Related Links

    Keywords: Asia Pacific, Thailand, Banking, Insurance, Securities, Basel Core Principles, ICP, Stress Testing, LCR, IAIS, BOT, IMF

    Featured Experts
    Related Articles
    News

    EC Consults on PSD2 and Open Finance; EU Reaches Agreement on DORA

    The European Commission (EC) published a public consultation on the review of revised payment services directive (PSD2) and open finance.

    May 11, 2022 WebPage Regulatory News
    News

    EC Mandates ESAs to Propose Amendments to SFDR Technical Standards

    The European Commission (EC) has issued two letters mandating the European Supervisory Authorities (ESAs) to jointly propose amendments to the regulatory technical standards under Sustainable Finance Disclosure Regulation or SFDR.

    May 11, 2022 WebPage Regulatory News
    News

    EBA Examines Supervisory Practices, Issues Deposits Reporting Template

    The European Banking Authority (EBA) published its annual report on convergence of supervisory practices for 2021. Additionally, following a request from the European Commission (EC),

    May 11, 2022 WebPage Regulatory News
    News

    US Agency Publications Address Basel, Reporting, and CECL Developments

    The Farm Credit Administration published, in the Federal Register, the final rule on implementation of the Current Expected Credit Losses (CECL) methodology for allowances

    May 09, 2022 WebPage Regulatory News
    News

    SEC Extends Comment Period on Climate Risk Disclosures

    The U.S. Securities and Exchange Commission (SEC) looks set to intensify focus on crypto-assets and cyber risk and extended the comment period on the proposed rules to enhance and standardize climate-related disclosures for investors.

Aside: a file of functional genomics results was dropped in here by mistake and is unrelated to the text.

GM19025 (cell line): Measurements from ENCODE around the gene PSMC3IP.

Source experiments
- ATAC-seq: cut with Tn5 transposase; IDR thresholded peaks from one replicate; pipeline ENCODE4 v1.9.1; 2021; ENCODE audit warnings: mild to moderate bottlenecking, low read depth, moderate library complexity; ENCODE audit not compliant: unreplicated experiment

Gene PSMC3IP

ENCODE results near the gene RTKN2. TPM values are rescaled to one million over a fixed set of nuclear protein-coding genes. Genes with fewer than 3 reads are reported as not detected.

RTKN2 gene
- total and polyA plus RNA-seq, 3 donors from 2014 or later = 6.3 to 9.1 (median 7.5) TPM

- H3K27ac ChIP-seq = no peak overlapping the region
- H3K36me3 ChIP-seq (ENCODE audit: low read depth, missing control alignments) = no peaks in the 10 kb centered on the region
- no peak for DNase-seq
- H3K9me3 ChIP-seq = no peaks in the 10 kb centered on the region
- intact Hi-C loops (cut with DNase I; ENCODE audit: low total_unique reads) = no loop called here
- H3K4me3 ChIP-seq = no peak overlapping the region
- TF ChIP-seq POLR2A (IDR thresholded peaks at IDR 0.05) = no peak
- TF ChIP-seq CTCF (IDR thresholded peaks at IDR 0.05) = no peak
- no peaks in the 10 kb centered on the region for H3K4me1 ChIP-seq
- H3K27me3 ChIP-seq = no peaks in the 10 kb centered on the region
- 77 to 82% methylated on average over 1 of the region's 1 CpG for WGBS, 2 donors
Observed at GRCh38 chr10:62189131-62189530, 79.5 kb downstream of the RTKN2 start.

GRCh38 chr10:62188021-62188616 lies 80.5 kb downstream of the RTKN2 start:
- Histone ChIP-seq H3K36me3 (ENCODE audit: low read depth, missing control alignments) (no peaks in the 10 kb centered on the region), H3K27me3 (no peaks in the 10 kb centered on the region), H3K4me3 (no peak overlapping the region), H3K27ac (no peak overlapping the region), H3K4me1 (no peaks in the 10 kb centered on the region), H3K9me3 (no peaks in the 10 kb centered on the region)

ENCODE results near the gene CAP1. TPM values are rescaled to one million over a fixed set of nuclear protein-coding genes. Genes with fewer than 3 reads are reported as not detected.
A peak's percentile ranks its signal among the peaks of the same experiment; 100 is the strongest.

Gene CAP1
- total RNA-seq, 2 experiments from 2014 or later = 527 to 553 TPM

May 09, 2022 WebPage Regulatory News
    News

    APRA Reduces Committed Liquidity Facility, Issues Other Updates

    The Australian Prudential Regulation Authority (APRA) announced reduction in the aggregate Committed Liquidity Facility and issued an update on the operational preparedness for zero and negative market interest rates.

    May 09, 2022 WebPage Regulatory News
    News

    CMF Consults on Basel Rules, Presents Roadmap to Address Climate Risks

    The Commission for the Financial Market (CMF) in Chile published capital adequacy ratios (as of February 2022, January 2022, and December 2021) for 17 banks and for the banking system.

    May 06, 2022 WebPage Regulatory News
    News

    PRA Issues Statement on NPEs and Policy on Trading Activity Wind-Down

    The Prudential Regulation Authority (PRA) issued a statement on the European Banking Authority (EBA) guidelines on management of non-performing exposures (NPEs) and forborne exposures.

    May 06, 2022 WebPage Regulatory News
    News

    EBA Updates Standards for 2023 Benchmarking of Internal Approaches

    The European Banking Authority (EBA) updated the implementing technical standards that specify the data collection for the 2023 supervisory benchmarking exercise in relation to the internal approaches used in market risk, credit risk, and IFRS 9 accounting.

    May 06, 2022 WebPage Regulatory News
    News

    EIOPA Responds to Stakeholder Views on Blockchain in Insurance

    The European Insurance and Occupational Pensions Authority (EIOPA) published a feedback statement on the responses received to the consultation on blockchain and smart contracts in insurance.

    May 06, 2022 WebPage Regulatory News
    RESULTS 1 - 10 OF 8179